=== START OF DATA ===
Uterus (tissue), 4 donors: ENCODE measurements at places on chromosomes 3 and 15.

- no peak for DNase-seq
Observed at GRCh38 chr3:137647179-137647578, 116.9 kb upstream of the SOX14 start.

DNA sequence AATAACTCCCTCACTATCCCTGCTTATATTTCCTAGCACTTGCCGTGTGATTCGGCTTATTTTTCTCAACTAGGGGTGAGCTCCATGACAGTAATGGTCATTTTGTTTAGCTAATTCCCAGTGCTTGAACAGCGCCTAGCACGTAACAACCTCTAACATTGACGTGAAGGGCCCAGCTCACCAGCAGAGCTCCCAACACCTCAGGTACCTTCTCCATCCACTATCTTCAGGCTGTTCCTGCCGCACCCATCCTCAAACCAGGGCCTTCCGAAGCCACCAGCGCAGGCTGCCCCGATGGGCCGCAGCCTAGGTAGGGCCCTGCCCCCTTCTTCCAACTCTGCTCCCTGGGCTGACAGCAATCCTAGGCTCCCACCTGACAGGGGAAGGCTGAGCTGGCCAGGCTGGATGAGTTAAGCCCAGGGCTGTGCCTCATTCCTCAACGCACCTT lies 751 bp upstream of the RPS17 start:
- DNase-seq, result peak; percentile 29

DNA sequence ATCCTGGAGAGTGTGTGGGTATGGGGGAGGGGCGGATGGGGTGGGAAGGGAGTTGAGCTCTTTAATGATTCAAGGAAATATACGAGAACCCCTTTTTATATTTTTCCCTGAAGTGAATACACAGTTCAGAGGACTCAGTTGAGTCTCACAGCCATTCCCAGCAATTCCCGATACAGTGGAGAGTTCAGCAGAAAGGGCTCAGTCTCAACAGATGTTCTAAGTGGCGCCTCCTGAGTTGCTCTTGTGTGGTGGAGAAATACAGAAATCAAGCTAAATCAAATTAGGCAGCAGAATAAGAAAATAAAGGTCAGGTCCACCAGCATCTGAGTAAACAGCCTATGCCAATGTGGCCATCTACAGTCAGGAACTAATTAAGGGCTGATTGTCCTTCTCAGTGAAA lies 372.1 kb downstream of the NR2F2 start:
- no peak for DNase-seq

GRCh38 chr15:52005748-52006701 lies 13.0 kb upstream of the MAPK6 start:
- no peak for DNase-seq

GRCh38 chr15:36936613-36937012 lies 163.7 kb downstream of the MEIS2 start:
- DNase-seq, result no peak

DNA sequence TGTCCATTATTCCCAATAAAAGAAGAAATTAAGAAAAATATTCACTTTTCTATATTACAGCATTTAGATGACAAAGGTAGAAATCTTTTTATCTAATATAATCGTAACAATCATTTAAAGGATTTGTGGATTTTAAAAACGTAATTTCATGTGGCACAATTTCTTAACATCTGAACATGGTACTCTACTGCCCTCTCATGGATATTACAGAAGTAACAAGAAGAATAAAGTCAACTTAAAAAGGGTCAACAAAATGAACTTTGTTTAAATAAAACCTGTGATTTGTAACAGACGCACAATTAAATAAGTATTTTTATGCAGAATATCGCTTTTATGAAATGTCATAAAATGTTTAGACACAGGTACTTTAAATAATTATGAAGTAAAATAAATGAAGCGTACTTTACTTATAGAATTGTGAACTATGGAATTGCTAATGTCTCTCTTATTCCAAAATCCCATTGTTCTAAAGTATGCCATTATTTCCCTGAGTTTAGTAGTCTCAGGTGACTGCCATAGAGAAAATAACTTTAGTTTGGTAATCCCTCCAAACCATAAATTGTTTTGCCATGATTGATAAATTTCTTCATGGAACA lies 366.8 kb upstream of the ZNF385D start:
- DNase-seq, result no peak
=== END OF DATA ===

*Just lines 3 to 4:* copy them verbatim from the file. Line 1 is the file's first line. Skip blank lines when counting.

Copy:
Observed at GRCh38 chr3:137647179-137647578, 116.9 kb upstream of the SOX14 start.

DNA sequence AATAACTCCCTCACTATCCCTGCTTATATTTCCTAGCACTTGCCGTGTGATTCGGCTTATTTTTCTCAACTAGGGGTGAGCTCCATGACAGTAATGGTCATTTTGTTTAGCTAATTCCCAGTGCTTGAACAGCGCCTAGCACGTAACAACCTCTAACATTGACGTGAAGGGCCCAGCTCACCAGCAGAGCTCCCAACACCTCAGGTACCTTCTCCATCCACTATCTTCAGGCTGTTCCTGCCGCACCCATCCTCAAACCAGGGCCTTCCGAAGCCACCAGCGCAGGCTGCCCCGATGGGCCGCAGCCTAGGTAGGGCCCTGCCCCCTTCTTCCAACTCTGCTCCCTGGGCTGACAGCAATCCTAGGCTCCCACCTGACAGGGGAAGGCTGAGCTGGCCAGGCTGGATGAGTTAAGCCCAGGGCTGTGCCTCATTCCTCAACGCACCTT lies 751 bp upstream of the RPS17 start: